|Publication number||US7251837 B1|
|Application number||US 11/103,270|
|Publication date||Aug 7, 2007|
|Filing date||Apr 11, 2005|
|Priority date||Apr 11, 2005|
|Publication number||103270, 11103270, US 7251837 B1, US 7251837B1, US-B1-7251837, US7251837 B1, US7251837B1|
|Inventors||Charles D. Horton|
|Original Assignee||Horton Charles D|
|Export Citation||BiBTeX, EndNote, RefMan|
|Patent Citations (26), Non-Patent Citations (1), Referenced by (10), Classifications (6), Legal Events (2)|
|External Links: USPTO, USPTO Assignment, Espacenet|
1. Field of the Invention
The present invention relates to a method of controlling body temperature during exposure to cold environmental conditions, and to an apparatus useful in practicing the described method. More particularly, the present invention relates to a method of controlling body temperature by holding a heat pack in close proximity to the inside of a user's wrist, and an apparatus usable for holding the heat pack close to the inside of the user's wrist.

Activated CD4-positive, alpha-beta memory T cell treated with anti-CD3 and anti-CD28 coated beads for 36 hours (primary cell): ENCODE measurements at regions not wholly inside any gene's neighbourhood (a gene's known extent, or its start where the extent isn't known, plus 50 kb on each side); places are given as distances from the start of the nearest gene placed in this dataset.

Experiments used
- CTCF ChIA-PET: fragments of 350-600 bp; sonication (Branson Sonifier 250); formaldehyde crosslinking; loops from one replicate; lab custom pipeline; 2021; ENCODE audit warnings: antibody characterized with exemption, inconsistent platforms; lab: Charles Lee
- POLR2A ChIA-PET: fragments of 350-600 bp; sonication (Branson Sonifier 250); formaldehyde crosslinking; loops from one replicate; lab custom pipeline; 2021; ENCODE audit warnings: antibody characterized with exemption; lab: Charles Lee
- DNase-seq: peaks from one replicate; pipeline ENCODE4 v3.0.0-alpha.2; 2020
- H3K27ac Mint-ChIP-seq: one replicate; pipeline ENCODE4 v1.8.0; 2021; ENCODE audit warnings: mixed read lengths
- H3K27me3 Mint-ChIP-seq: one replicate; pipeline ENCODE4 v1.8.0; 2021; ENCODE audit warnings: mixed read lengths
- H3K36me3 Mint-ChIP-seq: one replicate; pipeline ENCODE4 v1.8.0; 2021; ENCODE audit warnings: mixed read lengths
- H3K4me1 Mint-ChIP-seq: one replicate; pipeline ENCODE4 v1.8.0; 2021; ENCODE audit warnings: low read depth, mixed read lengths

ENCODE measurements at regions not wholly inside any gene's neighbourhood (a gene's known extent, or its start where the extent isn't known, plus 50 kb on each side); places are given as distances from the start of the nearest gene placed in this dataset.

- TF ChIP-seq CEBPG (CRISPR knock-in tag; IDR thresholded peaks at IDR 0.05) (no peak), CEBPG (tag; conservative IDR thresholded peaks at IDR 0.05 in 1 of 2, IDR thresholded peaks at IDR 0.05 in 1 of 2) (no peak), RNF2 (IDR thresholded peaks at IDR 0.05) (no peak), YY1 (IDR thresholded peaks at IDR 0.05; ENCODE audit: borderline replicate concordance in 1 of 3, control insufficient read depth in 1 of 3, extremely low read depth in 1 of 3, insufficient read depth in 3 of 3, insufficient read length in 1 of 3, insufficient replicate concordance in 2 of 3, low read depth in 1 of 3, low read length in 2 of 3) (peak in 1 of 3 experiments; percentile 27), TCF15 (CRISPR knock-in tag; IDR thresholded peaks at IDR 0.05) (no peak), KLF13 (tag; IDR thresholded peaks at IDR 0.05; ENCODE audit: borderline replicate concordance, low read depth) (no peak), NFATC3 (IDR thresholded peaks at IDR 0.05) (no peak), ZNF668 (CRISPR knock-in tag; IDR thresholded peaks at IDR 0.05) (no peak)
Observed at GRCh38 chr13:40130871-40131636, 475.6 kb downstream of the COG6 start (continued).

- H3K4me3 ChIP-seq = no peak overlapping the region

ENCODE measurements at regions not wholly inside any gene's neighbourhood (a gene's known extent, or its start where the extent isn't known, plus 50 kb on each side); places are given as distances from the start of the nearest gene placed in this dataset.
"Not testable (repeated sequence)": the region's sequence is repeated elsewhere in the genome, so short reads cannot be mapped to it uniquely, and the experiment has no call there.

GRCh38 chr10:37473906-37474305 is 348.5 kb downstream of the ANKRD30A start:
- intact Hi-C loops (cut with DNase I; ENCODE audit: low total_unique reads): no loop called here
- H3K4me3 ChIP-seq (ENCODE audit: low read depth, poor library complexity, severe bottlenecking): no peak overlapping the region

2. Description of the Prior Art
People are frequently exposed to environmental conditions which result in discomfort, particularly environmental conditions due to excessive heat or cold. The discomfort caused by hot or cold conditions may be exacerbated by a medical condition, or by other factors, such as lack of movement in cold weather and too much movement in hot weather.
Construction workers and other service workers may be required to spend time outdoors as part of the job, sometimes during the winter months in cold-weather climates. Accordingly, such workers require clothing and equipment which will allow them full mobility, yet which will keep them healthy and relatively comfortable while working under such conditions.